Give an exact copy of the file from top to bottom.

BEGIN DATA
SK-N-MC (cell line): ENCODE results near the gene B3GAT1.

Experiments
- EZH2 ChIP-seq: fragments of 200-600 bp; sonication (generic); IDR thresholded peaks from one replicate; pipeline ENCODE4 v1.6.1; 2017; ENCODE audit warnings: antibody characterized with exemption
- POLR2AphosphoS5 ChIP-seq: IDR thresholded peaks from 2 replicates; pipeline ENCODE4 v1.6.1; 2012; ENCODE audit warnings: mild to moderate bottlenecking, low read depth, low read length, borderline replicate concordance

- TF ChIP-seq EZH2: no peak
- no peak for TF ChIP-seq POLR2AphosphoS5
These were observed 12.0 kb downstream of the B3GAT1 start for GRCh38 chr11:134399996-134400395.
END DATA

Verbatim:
SK-N-MC (cell line): ENCODE results near the gene B3GAT1.

Experiments
- EZH2 ChIP-seq: fragments of 200-600 bp; sonication (generic); IDR thresholded peaks from one replicate; pipeline ENCODE4 v1.6.1; 2017; ENCODE audit warnings: antibody characterized with exemption
- POLR2AphosphoS5 ChIP-seq: IDR thresholded peaks from 2 replicates; pipeline ENCODE4 v1.6.1; 2012; ENCODE audit warnings: mild to moderate bottlenecking, low read depth, low read length, borderline replicate concordance

- TF ChIP-seq EZH2: no peak
- no peak for TF ChIP-seq POLR2AphosphoS5
These were observed 12.0 kb downstream of the B3GAT1 start for GRCh38 chr11:134399996-134400395.